Heritage Month: Arab Americans in Public Service
BY: Husayn Hosoda/Contributing Writer
We’ve all heard of Ralph Nader and we often cite him as the eminent Arab American in the domain of politics. But as political rhetoric and speech seems to become all the more skewed against the Arab American community today, it’s also important to note the contributions and victories from all Arab Americans in politics.
What comes to mind first is former Chief of Protocol for the United States, an Arab American, Ambassador Selwa Roosevelt. The Chief of Protocol for the United States serves the President and Secretary of State in matters of diplomatic protocol, including arranging itineraries for foreign heads of state and dignitaries visiting the U.S.
Ambassador Selwa Roosevelt, the daughter of Lebanese Druze immigrants in Tennessee, was the longest serving individual to hold this position. She held the position of Chief for seven years under President Reagan, during which time she organized 1,000 visits to the U.S. from various world leaders. Her numerous awards and accolades include the Outstanding Civilian Service Medal from the Department of the Army and a commendation from President Obama for her government service. Watch our interview with her below.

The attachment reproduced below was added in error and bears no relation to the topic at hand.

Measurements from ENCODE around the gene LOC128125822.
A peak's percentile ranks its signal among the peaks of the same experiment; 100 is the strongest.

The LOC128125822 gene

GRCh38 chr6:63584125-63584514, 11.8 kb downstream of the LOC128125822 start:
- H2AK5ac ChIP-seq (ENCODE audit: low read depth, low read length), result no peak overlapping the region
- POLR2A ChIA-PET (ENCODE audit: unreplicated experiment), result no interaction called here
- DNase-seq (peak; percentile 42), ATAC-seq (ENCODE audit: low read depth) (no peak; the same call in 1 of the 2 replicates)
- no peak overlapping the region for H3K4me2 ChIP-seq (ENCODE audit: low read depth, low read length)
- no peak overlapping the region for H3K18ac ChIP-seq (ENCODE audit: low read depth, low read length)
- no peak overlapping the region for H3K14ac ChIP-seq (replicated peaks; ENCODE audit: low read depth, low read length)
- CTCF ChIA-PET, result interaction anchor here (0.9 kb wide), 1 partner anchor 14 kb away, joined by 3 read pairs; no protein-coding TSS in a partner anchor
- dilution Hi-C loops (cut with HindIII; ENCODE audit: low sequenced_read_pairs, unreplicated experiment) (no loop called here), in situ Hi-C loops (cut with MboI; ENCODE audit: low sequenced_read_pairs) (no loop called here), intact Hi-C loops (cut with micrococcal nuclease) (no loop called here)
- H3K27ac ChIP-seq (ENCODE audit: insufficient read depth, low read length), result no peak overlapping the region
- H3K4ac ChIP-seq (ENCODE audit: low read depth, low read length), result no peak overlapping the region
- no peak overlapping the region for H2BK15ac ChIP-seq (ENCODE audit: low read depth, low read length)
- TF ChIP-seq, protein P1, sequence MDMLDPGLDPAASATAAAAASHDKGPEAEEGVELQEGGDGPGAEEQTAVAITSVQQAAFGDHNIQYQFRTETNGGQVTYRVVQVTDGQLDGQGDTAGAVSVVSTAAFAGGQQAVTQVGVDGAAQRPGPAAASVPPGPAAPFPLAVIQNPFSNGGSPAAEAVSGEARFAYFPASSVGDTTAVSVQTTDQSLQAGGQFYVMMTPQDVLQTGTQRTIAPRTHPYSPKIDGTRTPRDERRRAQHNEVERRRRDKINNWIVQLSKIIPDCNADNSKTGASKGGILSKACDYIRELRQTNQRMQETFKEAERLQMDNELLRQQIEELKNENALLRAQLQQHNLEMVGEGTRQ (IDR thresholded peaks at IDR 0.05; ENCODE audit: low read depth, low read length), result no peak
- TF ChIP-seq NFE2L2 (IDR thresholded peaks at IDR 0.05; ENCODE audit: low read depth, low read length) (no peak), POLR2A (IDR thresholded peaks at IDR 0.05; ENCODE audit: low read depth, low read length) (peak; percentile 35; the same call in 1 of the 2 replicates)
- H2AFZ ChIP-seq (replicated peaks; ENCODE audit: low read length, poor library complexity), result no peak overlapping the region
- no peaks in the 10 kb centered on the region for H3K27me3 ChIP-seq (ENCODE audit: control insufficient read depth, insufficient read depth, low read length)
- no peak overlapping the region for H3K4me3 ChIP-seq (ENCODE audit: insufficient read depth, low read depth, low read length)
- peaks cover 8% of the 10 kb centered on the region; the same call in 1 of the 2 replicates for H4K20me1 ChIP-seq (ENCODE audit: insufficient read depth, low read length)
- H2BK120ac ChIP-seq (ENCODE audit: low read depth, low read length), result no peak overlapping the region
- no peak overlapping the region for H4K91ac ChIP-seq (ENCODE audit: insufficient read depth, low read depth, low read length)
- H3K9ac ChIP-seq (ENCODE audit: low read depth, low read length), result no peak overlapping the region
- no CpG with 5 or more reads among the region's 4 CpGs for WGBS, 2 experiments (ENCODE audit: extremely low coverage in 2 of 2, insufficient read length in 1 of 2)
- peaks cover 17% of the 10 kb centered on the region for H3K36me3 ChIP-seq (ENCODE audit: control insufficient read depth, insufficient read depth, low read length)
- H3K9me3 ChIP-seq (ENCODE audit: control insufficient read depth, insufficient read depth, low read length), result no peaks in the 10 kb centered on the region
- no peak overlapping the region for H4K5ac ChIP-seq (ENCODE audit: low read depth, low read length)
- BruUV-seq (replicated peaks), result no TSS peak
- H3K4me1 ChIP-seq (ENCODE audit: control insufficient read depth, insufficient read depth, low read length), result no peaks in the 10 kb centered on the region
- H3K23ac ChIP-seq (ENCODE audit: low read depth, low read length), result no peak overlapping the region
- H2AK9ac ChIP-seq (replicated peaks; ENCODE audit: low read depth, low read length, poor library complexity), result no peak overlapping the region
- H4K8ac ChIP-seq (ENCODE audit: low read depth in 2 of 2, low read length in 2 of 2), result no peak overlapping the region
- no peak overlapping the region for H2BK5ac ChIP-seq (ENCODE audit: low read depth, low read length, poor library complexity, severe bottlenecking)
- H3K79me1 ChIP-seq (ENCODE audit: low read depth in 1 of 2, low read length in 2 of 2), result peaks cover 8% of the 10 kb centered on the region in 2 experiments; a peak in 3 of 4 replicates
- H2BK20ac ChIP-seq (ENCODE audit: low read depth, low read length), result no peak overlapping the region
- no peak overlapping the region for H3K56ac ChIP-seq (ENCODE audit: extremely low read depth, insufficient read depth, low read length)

Another groundbreaking Arab American was Rosemary Barkett (changed from Barakat). Barkett was born to Syrian immigrants in Mexico and was the first woman to ever serve on the Florida Supreme Court. After serving in Florida, she was nominated to the United States Court of Appeals for the Eleventh Circuit. As of 2013, she has joined the Iran–United States Claims Tribunal, having been selected by the State Department to serve in The Hague for the case.
In addition to these two notable figures, Arab Americans can be seen at all levels of elected office. Some of the most recognizable are presiding Congressmen: Darin LaHood of Illinois, Justin Amash of Michigan, Charles Boustany and Ralph Abraham of Louisiana, Richard Hanna of New York, and Darrell Issa of California.